Pediatric Radiation Therapy

As San Diego County's only provider of pediatric radiation oncology, we are experts in treating common and rare pediatric cancers, including brain tumors, Wilm’s tumor, bone and soft tissue sarcomas, leukemia and solid tumors in almost all parts of the body.

Families from across Southern California and Mexico seek out our expertise in addressing the special needs of children and their families. Our pediatric program builds on our highly respected adult radiation oncology program with a child-friendly approach and close collaboration with Rady Children’s Hospital, where many of our pediatric patients receive their oncology care.

Protecting Children's Long-Term Health

Among the advantages of our program is the great effort we take to limit the overall use of radiation in children by minimizing both the volume and number of doses of radiation. By doing so, our pediatric patients may avoid many of the unwanted side effects (such as impaired growth of bones and soft tissues) that may occur when children are treated with large fields and relatively high doses.

Pediatric Anesthesia During Treatment

In general, children who are younger than 7 years old will need anesthesia during radiation treatment. Our dedicated staff is highly experienced and works closely with our anesthesiologists to ensure that it is administered safely and effectively.

If your child does receive anesthesia:

  • For daily anesthesia, your child's existing chemotherapy line can often be kept in place. This enables the anesthesiologists to administer daily medication without using needles.
  • Your child should have an empty stomach before receiving anesthesia. (All anesthesia treatments are scheduled in the morning to accommodate for this.)
  • Children are monitored after treatment by the nursing staff and anesthesiology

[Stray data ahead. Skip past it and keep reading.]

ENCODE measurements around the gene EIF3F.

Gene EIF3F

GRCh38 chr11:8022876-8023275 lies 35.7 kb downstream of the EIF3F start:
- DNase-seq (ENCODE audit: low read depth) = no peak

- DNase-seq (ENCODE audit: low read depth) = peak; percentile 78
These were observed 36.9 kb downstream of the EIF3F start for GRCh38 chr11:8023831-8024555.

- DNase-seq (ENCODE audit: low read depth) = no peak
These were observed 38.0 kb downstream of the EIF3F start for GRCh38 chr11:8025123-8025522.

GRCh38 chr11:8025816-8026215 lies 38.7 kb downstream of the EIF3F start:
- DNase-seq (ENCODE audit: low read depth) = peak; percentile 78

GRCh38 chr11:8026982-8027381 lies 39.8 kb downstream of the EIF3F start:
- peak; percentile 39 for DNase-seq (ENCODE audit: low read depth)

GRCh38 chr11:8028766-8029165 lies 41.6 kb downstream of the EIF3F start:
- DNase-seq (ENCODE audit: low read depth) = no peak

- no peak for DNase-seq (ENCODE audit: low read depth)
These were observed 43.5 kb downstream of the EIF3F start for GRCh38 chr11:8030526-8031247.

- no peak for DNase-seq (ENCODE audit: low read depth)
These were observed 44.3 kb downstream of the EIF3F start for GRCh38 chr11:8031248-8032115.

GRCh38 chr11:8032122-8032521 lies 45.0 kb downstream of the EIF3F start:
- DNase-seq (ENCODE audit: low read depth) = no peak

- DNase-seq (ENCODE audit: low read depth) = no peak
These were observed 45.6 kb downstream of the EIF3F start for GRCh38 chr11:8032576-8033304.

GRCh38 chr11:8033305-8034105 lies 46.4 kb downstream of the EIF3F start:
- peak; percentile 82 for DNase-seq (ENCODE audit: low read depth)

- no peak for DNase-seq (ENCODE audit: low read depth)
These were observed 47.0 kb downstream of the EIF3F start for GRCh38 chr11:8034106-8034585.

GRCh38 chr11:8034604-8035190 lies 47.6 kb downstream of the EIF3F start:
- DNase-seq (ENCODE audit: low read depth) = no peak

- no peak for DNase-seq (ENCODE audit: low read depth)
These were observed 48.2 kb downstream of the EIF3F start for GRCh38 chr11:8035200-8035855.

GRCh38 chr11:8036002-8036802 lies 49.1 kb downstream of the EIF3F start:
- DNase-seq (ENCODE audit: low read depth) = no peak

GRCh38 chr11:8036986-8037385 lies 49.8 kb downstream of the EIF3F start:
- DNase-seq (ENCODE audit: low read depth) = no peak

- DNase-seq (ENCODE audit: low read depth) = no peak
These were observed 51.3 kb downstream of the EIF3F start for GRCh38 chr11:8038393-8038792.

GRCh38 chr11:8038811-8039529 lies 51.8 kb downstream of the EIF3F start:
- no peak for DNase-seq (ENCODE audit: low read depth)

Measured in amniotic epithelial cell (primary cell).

• We use anesthesia with a quick onset and recovery time, so you can generally expect to be done one hour after treatment time.

Therapeutic Radiation for Pediatric Cancer

We offer a full spectrum of treatments for pediatric cancer.

Intensity-modulated Radiation Therapy

Intensity-modulated radiation therapy (IMRT) is a type of external beam radiation therapy and the most commonly used approach for our pediatric patients. This computer-guided technology helps to more precisely target cancer cells, reducing non-therapeutic radiation delivered to nearby normal tissue. When needed, we use X-rays or CT scans, known as image-guided radiation therapy (IGRT), to precisely locate cancerous cells.

Stereotactic Radiosurgery

Stereotactic radiosurgery (SRS) is an advanced type of external radiation therapy that delivers very precise and intense doses of radiation. SRS is a particularly appealing approach in children due to the low dose delivered to surrounding normal tissues. It is also a potentially valuable treatment option in children whose cancer returns.

At UC San Diego Health, SRS is delivered on the Varian TrueBeam linear accelerator. Unlike other SRS approaches, TrueBeam is an open-faced system, which eliminates the need for a frame or bite tray and is much more comfortable for the patients. We are also one of the few places in the world to use the Vision RT system, which tracks the patient's movements in real-time to improve the precision and efficacy of treatments.

Conformal Radiotherapy

Conformal radiotherapy (3DCRT) uses multiple beams to focus treatment on the target while shielding the surrounding normal tissues as much as possible.

Proton Therapy

Proton therapy is a type of radiosurgery that uses atomic nuclei (protons) to kill cancerous cells. Proton therapy has been shown to have clinical benefits in a handful of rare pediatric cancers, including brain and spinal cord cancer. The ability to precisely focus the proton beams can limit damage to healthy brain cells, reducing the risks of cognitive impairments and hearing loss. UC San Diego Health offers proton therapy at California Protons Cancer Therapy Center, the only proton therapy center in the region.